In recent weeks, China has stood out as a mediating country in the normalization of diplomatic relations between Iran and Saudi Arabia, suspended since 2016.
Meanwhile, the Joe Biden administration fails to put the Iran nuclear deal back on track and, after years of sponsoring a network of alliances between Israel and the Gulf monarchies against this country, Xi Jinping’s foreign policy has reconciled two great rivals. .
The main motivation of the Chinese government to intervene is to guarantee stability between interconnected regions where it has invested in infrastructure such as highways, ports, hydroelectric, nuclear, gas and oil pipelines that allow China to articulate markets and consolidate areas of influence.
This New Silk Road crosses the Middle East, where its main energy exporters are located. China imports 70% of the energy inputs it consumes.
Before the Russo-Ukrainian war, 47% of this volume came from the Middle East; since 2022, the figure has risen to 54% as it is forced to diversify its suppliers.
Since 2021, Chinese diplomacy promotes this agreement. Unlike the United States, its interests go beyond the objective of guaranteeing its own security and that of its allies as the axis of its strategy for the region.
China between Iran and Saudi Arabia
The Chinese tactic to securitize the Middle East consists of introducing incentives for cooperation based on soft terms and the advantages derived from integrating a network of alliances, probably, however, weaker.
The relevance of China is indisputable, but the agreement today constitutes a first step between two actors with an unstable relationship and with their own interests.
Saudi Arabia is seeking to diversify the alliances it forges with the great powers, but this does not indicate that it will compromise its relationship with the United States. Furthermore, although the agreement suggests a rosy outlook for regional cooperation, Iran remains plagued by severe US sanctions that limit its trade.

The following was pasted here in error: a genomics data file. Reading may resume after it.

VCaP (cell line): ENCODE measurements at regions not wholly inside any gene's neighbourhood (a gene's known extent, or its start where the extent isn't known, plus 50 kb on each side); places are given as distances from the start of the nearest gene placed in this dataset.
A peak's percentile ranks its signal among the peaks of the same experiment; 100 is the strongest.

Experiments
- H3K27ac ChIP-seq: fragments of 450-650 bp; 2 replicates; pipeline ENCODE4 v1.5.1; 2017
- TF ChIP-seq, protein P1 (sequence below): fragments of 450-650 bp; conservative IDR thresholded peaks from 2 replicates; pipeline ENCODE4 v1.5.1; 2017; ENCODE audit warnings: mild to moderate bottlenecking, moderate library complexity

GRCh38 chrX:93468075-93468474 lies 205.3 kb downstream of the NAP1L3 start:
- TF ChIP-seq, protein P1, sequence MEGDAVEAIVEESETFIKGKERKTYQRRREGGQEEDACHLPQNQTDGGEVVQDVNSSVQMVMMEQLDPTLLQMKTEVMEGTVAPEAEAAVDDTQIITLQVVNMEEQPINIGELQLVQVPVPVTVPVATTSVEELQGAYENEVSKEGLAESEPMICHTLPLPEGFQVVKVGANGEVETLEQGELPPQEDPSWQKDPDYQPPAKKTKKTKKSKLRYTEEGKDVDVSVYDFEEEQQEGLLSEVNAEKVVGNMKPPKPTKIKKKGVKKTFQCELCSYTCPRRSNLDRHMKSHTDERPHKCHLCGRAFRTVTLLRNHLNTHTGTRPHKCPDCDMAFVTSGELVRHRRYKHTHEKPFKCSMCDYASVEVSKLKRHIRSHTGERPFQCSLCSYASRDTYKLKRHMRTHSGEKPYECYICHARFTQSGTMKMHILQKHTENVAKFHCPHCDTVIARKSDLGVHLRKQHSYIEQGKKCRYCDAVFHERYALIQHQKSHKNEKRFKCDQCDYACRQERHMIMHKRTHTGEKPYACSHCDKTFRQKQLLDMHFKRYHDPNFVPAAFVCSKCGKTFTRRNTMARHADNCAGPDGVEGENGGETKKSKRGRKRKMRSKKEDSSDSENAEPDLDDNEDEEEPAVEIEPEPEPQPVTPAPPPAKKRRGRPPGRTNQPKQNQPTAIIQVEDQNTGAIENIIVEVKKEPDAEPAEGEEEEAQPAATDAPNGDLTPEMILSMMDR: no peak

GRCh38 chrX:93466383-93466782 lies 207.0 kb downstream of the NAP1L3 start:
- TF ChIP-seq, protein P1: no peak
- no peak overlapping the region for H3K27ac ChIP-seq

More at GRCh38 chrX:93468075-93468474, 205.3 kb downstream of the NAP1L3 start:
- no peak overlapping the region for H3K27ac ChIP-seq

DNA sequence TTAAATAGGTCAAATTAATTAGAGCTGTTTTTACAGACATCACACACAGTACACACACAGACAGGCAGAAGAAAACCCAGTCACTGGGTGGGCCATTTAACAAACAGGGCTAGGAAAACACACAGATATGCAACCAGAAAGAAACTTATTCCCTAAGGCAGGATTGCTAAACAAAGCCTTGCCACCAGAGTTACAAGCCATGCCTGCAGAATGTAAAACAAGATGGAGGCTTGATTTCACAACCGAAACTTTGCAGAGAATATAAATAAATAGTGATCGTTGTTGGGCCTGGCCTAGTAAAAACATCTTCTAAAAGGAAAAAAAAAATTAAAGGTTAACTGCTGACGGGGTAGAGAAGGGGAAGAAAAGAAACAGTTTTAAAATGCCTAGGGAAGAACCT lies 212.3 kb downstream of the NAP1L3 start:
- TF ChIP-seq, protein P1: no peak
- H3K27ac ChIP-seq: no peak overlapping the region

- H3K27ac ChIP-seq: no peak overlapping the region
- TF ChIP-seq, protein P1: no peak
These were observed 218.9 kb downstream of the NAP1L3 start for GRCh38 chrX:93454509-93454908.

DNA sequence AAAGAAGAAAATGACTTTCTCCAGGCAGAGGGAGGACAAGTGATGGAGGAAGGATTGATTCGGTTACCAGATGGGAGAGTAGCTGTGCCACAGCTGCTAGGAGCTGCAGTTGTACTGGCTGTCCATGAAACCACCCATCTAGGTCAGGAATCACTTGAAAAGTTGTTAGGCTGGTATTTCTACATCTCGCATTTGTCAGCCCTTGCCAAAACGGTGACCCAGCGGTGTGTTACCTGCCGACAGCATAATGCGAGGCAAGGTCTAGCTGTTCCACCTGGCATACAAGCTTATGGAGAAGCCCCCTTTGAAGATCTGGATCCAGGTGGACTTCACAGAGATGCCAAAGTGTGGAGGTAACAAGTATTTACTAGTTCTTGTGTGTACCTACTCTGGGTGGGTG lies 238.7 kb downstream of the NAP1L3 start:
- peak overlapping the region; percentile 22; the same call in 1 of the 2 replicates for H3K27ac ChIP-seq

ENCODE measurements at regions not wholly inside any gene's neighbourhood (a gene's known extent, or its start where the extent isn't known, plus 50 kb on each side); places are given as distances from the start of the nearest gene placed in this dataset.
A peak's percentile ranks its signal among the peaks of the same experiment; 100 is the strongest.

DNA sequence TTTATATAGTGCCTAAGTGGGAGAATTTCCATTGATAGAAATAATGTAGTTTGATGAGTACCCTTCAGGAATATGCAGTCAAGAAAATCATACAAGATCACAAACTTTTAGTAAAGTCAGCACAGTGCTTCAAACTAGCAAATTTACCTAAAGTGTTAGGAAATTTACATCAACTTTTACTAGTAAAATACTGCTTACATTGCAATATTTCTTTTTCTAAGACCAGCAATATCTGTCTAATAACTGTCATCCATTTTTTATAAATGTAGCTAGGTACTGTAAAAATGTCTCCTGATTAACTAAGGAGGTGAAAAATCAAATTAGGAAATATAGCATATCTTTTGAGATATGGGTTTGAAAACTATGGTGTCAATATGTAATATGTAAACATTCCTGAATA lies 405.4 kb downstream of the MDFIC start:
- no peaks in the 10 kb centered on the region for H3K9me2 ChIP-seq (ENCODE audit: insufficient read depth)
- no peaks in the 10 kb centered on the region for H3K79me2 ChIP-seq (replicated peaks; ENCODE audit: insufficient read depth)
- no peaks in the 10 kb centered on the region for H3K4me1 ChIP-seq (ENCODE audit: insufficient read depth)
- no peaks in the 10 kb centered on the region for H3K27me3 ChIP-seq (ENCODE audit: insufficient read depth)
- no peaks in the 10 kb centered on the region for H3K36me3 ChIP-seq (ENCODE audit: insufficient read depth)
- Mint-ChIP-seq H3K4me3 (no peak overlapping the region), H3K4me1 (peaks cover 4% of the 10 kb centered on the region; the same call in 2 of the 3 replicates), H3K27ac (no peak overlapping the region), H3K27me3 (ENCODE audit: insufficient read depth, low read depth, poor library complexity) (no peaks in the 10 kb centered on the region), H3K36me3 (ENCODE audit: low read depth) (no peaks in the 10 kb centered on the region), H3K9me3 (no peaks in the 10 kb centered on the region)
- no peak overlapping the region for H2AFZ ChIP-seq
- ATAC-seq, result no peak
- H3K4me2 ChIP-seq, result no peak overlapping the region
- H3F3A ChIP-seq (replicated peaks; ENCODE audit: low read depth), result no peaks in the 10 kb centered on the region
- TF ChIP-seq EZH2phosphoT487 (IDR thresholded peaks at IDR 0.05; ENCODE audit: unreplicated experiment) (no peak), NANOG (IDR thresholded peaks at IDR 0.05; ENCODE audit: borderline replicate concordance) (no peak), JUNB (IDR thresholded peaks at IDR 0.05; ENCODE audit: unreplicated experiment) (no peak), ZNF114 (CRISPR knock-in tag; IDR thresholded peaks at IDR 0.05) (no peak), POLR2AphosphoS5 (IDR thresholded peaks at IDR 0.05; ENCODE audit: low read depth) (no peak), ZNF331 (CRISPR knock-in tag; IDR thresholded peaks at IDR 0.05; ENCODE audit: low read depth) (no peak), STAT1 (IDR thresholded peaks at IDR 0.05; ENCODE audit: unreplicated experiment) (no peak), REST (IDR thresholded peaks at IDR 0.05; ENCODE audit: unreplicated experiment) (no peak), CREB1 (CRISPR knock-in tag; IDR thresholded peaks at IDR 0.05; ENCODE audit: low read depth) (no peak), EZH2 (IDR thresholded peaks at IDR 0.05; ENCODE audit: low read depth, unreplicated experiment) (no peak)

The beginning of the month of Ramadan featured a promising conversation between the foreign ministers of Iran and Saudi Arabia, who agreed on the early reopening of embassies and consulates. Furthermore, the Saudi king himself invited the Iranian president to visit his country.
The complicated relationship between the two countries is part of a competition to lead the Middle East, since the Islamic Revolution of 1979.
This relationship shows multifaceted features: periods of cooperation colored by a latent tension. The conflicts that involve them raise geopolitical and identity issues (it is worth considering the schematic Sunni/Shiite division in its articulation with tribal, ethnolinguistic, partisan affinities, etc.).
By supporting warring actors within other states, Iran and Saudi Arabia have indirectly fought each other.
New geopolitical triad in the Middle East?
In geopolitical terms, both States have large hydrocarbon reserves, one of the main factors that allows them to exert influence inside and outside the region and to be seen as strategic partners.
While Saudi Arabia heads the Gulf Cooperation Council (GCC), Iran is an ally of President Bashar al-Assad in Syria, Hezbollah in Lebanon and various actors in Iraq.
The 2011 Arab Spring uprisings presented new opportunities for this competition: soon, both were involved in conflicts such as the civil wars in Syria and in Yemen, where Saudi Arabia supports the internationally recognized Yemeni government and has carried out attacks against militarily-backed Houthi rebels. by the Iranian Revolutionary Guard.
Other incidents that strained this relationship were the stampede in Mecca in 2015, the execution of the Shiite cleric Nimr al-Nimr in 2016, and the attack on the Saudi embassy in Tehran, events that cemented the eventual rupture of diplomatic ties.